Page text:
Azure Functions to the Rescue

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Azure Functions to the Rescue

Pavel Haletski is a Senior Software Engineer at Godel, specialising in Microsoft technologies and cloud computing. He recently ran a webinar for the Godel team about the value of serverless computing in Azure, and specifically Azure Functions — what they are, the challenges they solve and how to use them. He also ran a discussion, where he answered some tough questions about specific areas of Azure Functions.

What’s the problem that serverless computing solves?

Traditional on-premise servers are always switched on, which means you pay for the infrastructure whether it is running any systems or not. This is one of many reasons for the world’s shift toward cloud computing.

Despite its benefits over on-premise, cloud infrastructure is often managed poorly — there are plenty of ways for users to incur high spend when they don’t properly manage cloud environments. In general, infrastructure management is a time-sink for software engineers that takes focus away from actual development.

Infrastructure-as-a-service (IaaS) and Platform-as-a-service (PaaS) are cloud computing models that reduce the overhead of infrastructure management significantly (more-so with PaaS). Yet neither remove the responsibility completely, which can take developers’ focus away from code.

Serverless is the next level of provisioning beyond PaaS. It completely removes the need for developers to manage infrastructure. In recent years it’s become a more commonly adopted way for teams to manage applications that handle high volumes of events, because of its pay-as-you-go model and auto-scaling functionalities.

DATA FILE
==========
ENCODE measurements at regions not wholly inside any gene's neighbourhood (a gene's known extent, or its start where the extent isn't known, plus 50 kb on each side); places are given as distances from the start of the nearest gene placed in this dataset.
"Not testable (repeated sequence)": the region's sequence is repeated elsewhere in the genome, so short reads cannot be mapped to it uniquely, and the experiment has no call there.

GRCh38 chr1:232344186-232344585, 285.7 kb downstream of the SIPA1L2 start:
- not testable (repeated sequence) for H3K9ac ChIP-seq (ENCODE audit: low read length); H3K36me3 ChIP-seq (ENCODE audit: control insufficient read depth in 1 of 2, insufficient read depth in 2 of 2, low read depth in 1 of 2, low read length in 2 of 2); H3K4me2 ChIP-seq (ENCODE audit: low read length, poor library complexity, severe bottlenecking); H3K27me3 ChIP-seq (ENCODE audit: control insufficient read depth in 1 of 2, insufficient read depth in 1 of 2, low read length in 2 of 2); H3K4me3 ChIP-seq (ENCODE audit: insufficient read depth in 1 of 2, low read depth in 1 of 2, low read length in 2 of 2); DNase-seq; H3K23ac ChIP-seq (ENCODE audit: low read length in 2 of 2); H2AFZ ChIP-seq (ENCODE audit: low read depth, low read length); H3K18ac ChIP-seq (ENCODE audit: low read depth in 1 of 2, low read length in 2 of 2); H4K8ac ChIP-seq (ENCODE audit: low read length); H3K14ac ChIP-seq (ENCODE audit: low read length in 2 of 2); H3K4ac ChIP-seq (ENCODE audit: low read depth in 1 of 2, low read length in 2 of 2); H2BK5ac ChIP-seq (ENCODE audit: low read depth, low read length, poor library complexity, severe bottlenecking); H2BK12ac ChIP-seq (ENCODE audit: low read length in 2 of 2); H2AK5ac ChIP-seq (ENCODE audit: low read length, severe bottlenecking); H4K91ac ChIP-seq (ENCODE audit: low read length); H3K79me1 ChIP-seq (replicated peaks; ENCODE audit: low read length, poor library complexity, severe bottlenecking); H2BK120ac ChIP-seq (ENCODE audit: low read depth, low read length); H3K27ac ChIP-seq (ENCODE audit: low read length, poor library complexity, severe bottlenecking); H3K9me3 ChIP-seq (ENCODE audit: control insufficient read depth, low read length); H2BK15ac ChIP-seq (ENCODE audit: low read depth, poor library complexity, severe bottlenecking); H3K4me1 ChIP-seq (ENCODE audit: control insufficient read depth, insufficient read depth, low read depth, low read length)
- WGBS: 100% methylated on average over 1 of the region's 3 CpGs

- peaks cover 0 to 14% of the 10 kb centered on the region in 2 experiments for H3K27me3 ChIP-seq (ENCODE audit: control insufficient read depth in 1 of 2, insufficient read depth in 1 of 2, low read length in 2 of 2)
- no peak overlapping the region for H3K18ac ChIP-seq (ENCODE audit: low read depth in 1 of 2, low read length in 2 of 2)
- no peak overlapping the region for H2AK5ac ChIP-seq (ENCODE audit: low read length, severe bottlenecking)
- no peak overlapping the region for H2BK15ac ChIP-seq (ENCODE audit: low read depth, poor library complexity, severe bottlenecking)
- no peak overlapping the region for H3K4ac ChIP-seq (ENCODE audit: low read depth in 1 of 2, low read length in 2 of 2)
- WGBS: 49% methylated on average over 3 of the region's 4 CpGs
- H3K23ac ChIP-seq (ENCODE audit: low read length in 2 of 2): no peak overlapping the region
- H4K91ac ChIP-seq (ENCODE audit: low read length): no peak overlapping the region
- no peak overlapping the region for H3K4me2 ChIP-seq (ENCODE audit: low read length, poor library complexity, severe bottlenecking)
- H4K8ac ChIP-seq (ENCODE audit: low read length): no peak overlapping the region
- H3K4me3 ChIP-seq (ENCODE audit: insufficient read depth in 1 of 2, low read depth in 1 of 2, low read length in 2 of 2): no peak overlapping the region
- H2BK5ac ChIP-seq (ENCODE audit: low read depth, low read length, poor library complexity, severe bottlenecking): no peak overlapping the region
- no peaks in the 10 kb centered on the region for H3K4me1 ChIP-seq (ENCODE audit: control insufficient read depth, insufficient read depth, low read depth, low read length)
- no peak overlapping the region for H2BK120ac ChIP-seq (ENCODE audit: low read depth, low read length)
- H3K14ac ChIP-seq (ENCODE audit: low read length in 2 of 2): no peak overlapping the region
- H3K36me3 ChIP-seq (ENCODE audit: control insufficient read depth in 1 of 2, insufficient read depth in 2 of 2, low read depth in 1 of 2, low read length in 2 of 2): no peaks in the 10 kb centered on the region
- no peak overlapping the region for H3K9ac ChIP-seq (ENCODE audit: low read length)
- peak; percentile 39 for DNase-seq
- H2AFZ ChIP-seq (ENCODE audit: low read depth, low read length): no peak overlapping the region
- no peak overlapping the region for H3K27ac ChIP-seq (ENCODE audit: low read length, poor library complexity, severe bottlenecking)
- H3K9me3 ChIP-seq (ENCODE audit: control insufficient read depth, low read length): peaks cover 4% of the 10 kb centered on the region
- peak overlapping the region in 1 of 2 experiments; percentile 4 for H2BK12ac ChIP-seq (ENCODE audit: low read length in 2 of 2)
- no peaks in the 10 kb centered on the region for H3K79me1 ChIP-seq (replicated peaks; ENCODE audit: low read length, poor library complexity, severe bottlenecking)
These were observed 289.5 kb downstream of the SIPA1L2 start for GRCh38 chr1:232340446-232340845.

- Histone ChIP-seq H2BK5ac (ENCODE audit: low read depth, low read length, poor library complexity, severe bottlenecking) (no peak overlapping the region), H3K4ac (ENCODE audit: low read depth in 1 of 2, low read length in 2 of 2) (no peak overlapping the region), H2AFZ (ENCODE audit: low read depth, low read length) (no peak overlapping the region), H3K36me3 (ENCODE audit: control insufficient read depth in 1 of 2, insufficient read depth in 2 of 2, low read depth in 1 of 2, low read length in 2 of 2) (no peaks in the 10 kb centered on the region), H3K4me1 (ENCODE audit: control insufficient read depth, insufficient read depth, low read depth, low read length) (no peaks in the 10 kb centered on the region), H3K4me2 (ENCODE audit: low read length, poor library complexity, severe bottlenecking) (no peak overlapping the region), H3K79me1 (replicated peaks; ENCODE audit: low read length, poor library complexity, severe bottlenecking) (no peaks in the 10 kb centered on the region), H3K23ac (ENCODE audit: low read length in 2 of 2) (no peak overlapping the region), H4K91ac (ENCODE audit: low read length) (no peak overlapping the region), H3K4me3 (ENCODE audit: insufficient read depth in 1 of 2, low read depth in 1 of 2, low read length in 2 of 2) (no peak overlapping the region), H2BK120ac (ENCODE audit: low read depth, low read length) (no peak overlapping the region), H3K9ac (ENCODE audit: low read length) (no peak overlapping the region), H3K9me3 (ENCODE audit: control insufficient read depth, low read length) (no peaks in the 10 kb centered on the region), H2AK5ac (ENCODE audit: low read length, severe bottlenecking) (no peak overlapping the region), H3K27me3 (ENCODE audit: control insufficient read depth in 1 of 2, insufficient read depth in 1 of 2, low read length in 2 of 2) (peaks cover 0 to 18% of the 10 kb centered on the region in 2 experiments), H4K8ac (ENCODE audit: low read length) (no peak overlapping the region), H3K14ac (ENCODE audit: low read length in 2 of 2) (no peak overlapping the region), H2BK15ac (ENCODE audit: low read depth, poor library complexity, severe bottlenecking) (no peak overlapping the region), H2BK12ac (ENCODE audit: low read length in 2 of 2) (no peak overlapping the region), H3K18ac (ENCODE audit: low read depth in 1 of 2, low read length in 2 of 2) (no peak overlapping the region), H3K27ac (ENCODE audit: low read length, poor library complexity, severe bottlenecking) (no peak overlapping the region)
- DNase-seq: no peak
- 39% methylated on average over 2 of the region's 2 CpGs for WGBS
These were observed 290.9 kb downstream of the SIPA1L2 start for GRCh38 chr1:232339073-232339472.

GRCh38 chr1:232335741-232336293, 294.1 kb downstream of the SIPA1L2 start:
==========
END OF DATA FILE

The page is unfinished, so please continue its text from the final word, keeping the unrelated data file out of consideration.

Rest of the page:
What is Azure Functions?

Azure Functions is a serverless solution that turn the focus away from managing infrastructure to coding, via its event-based scaling model. An Azure function is code that is triggered by a specific event — the function executes the code and handles all resourcing required to run that code.

For example — if a new message is added to a certain Azure Storage queue about a customer’s product order, an Azure Function can run code to process the order. If this is an e-commerce site that handles huge peaks and troughs in orders over holiday seasons, Azure Functions could be the perfect solution to flexibly scaling infrastructure to support high volumes of event triggers.

What’s the main benefit of Azure Functions over other cloud computing models?

For developers in industries like ecommerce, building and deploying code quickly is important. There is a specific set of triggers that applications commonly use which suit Azure Functions perfectly — primarily, high-volume or scheduled events. Applications like this can rack up huge bills if their infrastructure is managed poorly in other models such as IaaS.

How do Azure Functions work?

In a nutshell, an event triggers the function to run. Azure Functions has an auto-scaling mechanism to provision infrastructure dynamically depending on the volume of events at any given time.

Here are the key phrases, points and considerations:

  1. Triggers — for example a new message in the queue, a certain time of day, or a new file — indicate that an Azure Function should run.
  2. Time limitations — by default, functions have time limitations to limit consumption — for example the time limit on a HTTP event trigger is 230 seconds.